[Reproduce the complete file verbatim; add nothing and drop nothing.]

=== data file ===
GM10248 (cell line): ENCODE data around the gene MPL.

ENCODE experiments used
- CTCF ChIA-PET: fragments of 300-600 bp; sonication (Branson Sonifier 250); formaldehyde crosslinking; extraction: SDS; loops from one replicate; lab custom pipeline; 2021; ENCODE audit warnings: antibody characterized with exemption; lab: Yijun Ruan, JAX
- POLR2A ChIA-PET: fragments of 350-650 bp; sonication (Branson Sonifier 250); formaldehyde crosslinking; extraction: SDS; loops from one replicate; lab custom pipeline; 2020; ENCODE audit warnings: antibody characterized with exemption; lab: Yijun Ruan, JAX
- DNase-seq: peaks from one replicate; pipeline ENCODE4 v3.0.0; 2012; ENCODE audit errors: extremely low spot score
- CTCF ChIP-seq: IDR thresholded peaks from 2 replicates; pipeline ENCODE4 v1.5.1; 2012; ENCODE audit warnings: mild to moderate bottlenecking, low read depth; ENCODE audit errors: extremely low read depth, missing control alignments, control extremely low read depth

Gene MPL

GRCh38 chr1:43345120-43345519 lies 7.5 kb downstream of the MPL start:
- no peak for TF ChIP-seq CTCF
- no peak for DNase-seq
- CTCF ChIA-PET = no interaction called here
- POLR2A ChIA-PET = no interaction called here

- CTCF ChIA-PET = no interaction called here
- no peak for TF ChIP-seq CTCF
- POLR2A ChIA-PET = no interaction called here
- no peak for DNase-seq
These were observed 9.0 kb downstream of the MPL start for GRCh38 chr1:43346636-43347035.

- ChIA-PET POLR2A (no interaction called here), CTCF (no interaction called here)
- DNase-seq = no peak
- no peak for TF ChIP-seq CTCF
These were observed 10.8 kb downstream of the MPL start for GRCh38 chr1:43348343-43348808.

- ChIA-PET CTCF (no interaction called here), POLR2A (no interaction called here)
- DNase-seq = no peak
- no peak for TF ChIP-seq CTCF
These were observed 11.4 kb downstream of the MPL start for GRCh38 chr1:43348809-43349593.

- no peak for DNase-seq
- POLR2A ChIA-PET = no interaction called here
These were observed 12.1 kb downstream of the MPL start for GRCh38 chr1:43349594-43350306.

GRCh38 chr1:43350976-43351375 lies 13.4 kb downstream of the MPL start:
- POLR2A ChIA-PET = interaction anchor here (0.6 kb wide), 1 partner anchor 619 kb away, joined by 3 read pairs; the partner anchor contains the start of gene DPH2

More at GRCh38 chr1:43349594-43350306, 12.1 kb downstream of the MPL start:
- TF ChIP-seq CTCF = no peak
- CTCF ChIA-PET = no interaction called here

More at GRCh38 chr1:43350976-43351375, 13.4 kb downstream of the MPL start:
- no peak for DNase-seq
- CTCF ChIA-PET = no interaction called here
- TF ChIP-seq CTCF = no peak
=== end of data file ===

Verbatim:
GM10248 (cell line): ENCODE data around the gene MPL.

ENCODE experiments used
- CTCF ChIA-PET: fragments of 300-600 bp; sonication (Branson Sonifier 250); formaldehyde crosslinking; extraction: SDS; loops from one replicate; lab custom pipeline; 2021; ENCODE audit warnings: antibody characterized with exemption; lab: Yijun Ruan, JAX
- POLR2A ChIA-PET: fragments of 350-650 bp; sonication (Branson Sonifier 250); formaldehyde crosslinking; extraction: SDS; loops from one replicate; lab custom pipeline; 2020; ENCODE audit warnings: antibody characterized with exemption; lab: Yijun Ruan, JAX
- DNase-seq: peaks from one replicate; pipeline ENCODE4 v3.0.0; 2012; ENCODE audit errors: extremely low spot score
- CTCF ChIP-seq: IDR thresholded peaks from 2 replicates; pipeline ENCODE4 v1.5.1; 2012; ENCODE audit warnings: mild to moderate bottlenecking, low read depth; ENCODE audit errors: extremely low read depth, missing control alignments, control extremely low read depth

Gene MPL

GRCh38 chr1:43345120-43345519 lies 7.5 kb downstream of the MPL start:
- no peak for TF ChIP-seq CTCF
- no peak for DNase-seq
- CTCF ChIA-PET = no interaction called here
- POLR2A ChIA-PET = no interaction called here

- CTCF ChIA-PET = no interaction called here
- no peak for TF ChIP-seq CTCF
- POLR2A ChIA-PET = no interaction called here
- no peak for DNase-seq
These were observed 9.0 kb downstream of the MPL start for GRCh38 chr1:43346636-43347035.

- ChIA-PET POLR2A (no interaction called here), CTCF (no interaction called here)
- DNase-seq = no peak
- no peak for TF ChIP-seq CTCF
These were observed 10.8 kb downstream of the MPL start for GRCh38 chr1:43348343-43348808.

- ChIA-PET CTCF (no interaction called here), POLR2A (no interaction called here)
- DNase-seq = no peak
- no peak for TF ChIP-seq CTCF
These were observed 11.4 kb downstream of the MPL start for GRCh38 chr1:43348809-43349593.

- no peak for DNase-seq
- POLR2A ChIA-PET = no interaction called here
These were observed 12.1 kb downstream of the MPL start for GRCh38 chr1:43349594-43350306.

GRCh38 chr1:43350976-43351375 lies 13.4 kb downstream of the MPL start:
- POLR2A ChIA-PET = interaction anchor here (0.6 kb wide), 1 partner anchor 619 kb away, joined by 3 read pairs; the partner anchor contains the start of gene DPH2

More at GRCh38 chr1:43349594-43350306, 12.1 kb downstream of the MPL start:
- TF ChIP-seq CTCF = no peak
- CTCF ChIA-PET = no interaction called here

More at GRCh38 chr1:43350976-43351375, 13.4 kb downstream of the MPL start:
- no peak for DNase-seq
- CTCF ChIA-PET = no interaction called here
- TF ChIP-seq CTCF = no peak